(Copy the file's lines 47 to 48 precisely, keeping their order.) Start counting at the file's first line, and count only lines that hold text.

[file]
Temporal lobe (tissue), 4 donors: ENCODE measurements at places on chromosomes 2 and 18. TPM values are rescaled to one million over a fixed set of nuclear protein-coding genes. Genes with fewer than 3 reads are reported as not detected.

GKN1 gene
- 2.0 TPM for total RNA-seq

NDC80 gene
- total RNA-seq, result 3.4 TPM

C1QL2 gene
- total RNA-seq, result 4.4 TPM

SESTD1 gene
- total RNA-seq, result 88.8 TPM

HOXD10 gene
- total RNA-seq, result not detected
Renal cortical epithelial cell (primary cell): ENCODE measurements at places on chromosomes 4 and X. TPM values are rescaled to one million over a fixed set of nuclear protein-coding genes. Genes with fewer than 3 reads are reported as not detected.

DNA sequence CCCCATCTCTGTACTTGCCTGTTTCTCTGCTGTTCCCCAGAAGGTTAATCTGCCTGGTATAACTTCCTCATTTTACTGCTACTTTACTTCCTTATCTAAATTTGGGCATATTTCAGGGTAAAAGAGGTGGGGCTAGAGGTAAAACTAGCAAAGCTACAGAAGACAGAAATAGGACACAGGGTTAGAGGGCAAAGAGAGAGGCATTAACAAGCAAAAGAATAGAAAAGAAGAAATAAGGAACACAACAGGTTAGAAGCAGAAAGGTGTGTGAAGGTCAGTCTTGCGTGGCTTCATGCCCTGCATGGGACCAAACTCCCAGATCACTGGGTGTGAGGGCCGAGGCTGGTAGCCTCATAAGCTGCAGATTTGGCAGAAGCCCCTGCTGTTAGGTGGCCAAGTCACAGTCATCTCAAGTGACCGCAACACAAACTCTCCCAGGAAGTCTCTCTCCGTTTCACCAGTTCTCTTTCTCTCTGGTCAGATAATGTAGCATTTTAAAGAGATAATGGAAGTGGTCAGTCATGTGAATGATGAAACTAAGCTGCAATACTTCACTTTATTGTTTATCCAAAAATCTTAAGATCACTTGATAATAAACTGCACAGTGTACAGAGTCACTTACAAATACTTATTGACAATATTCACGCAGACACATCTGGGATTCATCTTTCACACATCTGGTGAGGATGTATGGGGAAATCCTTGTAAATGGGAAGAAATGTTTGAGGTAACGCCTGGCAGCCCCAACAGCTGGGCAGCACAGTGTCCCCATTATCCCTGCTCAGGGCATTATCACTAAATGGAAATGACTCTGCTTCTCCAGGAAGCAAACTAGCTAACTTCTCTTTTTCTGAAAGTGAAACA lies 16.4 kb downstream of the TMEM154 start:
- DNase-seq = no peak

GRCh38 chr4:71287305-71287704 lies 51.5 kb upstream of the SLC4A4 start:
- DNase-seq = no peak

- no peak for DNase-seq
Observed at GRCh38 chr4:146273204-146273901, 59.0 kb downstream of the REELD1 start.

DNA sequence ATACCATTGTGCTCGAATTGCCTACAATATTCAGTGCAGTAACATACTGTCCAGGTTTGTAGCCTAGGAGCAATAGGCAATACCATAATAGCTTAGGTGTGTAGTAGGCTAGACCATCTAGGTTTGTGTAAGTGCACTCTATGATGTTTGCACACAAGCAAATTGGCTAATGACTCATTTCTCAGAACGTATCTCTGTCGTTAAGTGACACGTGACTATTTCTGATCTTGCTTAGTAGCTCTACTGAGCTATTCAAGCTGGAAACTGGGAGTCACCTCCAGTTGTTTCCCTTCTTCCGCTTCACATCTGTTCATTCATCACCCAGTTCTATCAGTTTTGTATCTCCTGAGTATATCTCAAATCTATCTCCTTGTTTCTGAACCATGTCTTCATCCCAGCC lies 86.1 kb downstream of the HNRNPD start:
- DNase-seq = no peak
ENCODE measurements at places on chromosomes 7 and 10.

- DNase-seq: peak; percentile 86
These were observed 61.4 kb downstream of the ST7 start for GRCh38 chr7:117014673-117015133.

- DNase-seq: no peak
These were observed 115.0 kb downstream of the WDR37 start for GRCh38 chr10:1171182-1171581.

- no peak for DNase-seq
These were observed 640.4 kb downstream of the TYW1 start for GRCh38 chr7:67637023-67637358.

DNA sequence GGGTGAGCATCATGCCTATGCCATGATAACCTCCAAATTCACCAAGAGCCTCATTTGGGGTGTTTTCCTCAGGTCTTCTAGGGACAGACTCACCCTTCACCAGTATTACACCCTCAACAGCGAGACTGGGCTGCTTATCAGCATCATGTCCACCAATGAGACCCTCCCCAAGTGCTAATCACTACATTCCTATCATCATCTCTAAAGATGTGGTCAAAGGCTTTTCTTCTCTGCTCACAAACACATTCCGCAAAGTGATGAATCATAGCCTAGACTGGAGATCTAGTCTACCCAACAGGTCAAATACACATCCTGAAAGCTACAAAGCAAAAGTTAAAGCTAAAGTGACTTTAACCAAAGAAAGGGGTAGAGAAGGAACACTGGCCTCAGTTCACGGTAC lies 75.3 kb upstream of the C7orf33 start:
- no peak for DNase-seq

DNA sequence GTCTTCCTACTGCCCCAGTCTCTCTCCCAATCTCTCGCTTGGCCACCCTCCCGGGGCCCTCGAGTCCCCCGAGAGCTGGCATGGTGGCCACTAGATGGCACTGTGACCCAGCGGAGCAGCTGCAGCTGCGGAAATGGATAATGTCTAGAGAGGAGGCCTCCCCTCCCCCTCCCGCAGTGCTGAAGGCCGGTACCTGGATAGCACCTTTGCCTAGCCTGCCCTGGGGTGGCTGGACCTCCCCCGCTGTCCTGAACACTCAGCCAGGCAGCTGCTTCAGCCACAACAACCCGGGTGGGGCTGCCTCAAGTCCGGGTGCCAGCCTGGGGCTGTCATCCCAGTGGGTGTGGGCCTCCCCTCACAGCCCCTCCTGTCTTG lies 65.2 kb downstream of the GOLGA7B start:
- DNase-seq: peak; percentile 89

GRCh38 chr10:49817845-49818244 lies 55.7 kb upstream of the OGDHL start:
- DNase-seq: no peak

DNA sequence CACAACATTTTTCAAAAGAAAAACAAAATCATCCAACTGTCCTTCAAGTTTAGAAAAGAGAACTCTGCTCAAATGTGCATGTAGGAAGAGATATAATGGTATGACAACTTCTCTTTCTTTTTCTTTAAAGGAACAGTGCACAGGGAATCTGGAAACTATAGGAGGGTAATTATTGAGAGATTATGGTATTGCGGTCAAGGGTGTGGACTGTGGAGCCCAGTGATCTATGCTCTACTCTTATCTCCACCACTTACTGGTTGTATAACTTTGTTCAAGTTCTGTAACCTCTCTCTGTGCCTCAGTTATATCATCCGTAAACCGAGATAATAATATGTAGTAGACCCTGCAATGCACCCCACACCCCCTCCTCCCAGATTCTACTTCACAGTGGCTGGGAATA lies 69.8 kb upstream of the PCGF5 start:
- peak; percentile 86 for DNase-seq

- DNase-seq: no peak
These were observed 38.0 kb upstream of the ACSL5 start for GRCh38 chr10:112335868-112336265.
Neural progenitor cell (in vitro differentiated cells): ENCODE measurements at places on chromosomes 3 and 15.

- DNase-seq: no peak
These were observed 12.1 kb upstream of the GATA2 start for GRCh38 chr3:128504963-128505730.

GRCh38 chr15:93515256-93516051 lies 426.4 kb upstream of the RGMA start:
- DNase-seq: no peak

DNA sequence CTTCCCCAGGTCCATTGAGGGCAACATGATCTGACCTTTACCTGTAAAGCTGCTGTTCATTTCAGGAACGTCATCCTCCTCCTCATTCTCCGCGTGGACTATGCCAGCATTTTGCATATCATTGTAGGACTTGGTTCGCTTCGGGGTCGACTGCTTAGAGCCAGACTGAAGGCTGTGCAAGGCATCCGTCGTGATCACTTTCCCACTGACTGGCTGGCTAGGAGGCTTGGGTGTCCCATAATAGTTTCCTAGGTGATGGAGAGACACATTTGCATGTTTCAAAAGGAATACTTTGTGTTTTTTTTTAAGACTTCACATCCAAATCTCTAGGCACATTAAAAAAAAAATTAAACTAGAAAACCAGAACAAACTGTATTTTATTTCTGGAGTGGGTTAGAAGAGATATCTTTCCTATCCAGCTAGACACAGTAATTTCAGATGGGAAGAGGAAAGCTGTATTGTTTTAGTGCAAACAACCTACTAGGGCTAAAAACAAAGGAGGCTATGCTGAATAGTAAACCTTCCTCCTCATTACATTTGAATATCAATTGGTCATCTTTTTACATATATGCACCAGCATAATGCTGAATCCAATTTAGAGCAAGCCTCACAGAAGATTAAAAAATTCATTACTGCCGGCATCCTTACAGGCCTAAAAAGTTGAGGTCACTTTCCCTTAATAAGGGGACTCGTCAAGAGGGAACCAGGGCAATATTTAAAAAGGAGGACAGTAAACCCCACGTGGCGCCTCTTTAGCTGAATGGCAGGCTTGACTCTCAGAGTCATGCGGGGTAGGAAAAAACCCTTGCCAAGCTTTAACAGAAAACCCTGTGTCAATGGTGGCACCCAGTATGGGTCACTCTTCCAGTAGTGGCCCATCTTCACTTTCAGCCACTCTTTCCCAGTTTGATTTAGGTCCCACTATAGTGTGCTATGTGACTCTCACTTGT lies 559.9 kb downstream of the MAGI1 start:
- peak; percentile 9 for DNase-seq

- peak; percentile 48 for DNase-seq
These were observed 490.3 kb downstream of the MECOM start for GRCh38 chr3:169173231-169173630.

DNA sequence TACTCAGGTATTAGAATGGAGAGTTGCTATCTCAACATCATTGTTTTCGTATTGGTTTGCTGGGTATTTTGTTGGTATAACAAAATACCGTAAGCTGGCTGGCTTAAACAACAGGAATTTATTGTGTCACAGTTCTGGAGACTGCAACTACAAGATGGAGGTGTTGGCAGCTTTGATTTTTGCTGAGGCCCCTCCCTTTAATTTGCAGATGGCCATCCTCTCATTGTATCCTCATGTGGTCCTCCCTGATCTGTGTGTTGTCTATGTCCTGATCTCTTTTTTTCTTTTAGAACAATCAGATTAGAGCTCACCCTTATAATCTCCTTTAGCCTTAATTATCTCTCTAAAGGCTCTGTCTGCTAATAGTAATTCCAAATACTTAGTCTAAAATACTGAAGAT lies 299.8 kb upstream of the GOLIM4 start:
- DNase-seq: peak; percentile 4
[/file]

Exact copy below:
DNA sequence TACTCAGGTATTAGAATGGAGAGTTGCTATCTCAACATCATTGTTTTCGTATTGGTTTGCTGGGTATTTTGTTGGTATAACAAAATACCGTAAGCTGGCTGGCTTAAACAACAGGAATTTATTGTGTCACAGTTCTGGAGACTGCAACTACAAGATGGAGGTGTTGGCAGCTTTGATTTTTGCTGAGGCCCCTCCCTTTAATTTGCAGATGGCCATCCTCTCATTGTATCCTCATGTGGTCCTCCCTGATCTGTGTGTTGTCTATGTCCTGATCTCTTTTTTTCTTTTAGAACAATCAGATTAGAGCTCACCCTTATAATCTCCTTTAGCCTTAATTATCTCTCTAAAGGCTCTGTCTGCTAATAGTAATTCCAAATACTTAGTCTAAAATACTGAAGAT lies 299.8 kb upstream of the GOLIM4 start:
- DNase-seq: peak; percentile 4